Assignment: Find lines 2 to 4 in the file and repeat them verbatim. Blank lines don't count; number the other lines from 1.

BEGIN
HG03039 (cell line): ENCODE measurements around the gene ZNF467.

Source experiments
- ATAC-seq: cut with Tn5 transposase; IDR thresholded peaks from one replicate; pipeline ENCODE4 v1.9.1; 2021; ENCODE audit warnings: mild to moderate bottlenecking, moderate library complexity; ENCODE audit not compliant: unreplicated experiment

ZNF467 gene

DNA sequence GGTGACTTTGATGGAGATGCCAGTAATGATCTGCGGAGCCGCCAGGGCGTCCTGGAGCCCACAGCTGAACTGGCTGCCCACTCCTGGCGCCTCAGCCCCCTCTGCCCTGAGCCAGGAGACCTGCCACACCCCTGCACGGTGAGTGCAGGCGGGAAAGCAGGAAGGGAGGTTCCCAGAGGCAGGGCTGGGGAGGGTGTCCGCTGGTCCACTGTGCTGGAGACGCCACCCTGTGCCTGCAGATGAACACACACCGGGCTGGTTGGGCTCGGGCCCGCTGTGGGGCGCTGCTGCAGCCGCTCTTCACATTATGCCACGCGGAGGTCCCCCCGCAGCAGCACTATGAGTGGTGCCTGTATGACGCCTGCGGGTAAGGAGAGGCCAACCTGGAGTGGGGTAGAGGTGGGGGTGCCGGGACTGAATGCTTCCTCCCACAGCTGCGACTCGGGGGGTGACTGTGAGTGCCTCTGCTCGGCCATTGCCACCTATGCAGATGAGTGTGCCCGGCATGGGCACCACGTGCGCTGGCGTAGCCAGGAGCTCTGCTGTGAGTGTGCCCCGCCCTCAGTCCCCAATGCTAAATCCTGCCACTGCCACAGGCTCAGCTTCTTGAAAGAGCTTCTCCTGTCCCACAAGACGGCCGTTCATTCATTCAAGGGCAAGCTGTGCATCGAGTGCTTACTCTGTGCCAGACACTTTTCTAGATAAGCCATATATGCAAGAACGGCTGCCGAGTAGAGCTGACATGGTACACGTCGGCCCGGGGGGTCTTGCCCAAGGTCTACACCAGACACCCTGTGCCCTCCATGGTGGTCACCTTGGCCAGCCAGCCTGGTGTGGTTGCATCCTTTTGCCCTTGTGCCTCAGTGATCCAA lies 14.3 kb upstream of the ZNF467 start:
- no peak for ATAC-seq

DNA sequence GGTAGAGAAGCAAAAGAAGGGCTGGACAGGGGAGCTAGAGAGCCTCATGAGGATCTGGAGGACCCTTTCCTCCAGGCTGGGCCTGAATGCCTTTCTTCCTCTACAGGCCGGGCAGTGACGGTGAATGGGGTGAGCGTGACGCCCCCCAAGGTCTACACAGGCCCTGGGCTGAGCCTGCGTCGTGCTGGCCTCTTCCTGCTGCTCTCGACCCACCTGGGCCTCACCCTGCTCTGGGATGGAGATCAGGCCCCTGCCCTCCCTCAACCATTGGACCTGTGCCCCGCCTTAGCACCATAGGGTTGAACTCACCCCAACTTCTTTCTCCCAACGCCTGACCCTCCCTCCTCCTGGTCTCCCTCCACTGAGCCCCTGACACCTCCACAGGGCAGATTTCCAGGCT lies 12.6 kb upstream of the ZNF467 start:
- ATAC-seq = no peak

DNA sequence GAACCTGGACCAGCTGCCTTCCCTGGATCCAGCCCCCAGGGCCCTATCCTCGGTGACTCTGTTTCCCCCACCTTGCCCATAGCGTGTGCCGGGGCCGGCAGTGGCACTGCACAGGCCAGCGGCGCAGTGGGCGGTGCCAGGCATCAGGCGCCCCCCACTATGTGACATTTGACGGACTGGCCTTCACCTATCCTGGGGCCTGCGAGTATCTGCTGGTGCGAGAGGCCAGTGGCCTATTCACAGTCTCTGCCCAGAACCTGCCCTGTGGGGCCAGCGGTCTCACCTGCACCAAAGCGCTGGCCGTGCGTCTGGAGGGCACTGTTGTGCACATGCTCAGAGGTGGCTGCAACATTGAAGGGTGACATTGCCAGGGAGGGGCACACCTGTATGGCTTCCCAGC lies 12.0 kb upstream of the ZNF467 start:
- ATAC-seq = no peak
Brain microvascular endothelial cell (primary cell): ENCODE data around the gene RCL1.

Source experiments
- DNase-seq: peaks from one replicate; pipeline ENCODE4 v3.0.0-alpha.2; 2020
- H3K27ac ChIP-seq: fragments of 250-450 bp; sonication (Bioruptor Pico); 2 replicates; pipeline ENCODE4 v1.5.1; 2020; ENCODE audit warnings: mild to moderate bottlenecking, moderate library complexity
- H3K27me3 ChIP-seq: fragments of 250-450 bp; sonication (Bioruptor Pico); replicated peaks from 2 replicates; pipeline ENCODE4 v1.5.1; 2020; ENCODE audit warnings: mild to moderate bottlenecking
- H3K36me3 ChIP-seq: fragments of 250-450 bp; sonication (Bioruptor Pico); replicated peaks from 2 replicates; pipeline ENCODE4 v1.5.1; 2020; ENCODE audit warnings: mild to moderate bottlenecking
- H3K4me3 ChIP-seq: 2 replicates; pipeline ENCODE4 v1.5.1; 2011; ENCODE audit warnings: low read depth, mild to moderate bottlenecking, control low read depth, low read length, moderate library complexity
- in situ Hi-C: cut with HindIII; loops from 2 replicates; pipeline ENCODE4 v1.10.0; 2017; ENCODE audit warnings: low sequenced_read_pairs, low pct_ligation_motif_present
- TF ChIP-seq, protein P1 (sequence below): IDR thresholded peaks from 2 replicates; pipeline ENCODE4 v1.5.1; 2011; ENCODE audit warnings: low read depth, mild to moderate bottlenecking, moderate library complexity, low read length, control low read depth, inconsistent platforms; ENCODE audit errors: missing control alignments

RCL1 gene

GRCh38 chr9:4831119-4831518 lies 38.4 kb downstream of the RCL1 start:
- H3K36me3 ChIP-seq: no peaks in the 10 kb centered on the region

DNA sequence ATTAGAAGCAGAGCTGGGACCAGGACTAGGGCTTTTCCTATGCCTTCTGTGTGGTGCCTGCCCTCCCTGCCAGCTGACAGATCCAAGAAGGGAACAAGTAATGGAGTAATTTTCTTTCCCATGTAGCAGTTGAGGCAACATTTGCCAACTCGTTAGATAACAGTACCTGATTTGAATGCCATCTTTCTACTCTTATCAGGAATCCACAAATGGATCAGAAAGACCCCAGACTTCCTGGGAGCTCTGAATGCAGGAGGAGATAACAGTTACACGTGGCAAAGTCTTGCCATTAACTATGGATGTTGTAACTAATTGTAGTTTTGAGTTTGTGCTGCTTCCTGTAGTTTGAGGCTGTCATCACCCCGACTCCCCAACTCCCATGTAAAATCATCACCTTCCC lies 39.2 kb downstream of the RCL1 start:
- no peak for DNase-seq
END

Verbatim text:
Source experiments
- ATAC-seq: cut with Tn5 transposase; IDR thresholded peaks from one replicate; pipeline ENCODE4 v1.9.1; 2021; ENCODE audit warnings: mild to moderate bottlenecking, moderate library complexity; ENCODE audit not compliant: unreplicated experiment

ZNF467 gene